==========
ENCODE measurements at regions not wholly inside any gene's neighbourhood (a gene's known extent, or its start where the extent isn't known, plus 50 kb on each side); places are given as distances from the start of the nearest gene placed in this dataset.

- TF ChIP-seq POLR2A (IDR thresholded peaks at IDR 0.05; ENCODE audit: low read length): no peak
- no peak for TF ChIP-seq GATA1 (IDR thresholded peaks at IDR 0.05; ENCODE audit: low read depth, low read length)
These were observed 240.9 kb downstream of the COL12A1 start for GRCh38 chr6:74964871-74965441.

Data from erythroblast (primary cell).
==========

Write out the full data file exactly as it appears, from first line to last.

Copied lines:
ENCODE measurements at regions not wholly inside any gene's neighbourhood (a gene's known extent, or its start where the extent isn't known, plus 50 kb on each side); places are given as distances from the start of the nearest gene placed in this dataset.

- TF ChIP-seq POLR2A (IDR thresholded peaks at IDR 0.05; ENCODE audit: low read length): no peak
- no peak for TF ChIP-seq GATA1 (IDR thresholded peaks at IDR 0.05; ENCODE audit: low read depth, low read length)
These were observed 240.9 kb downstream of the COL12A1 start for GRCh38 chr6:74964871-74965441.

Data from erythroblast (primary cell).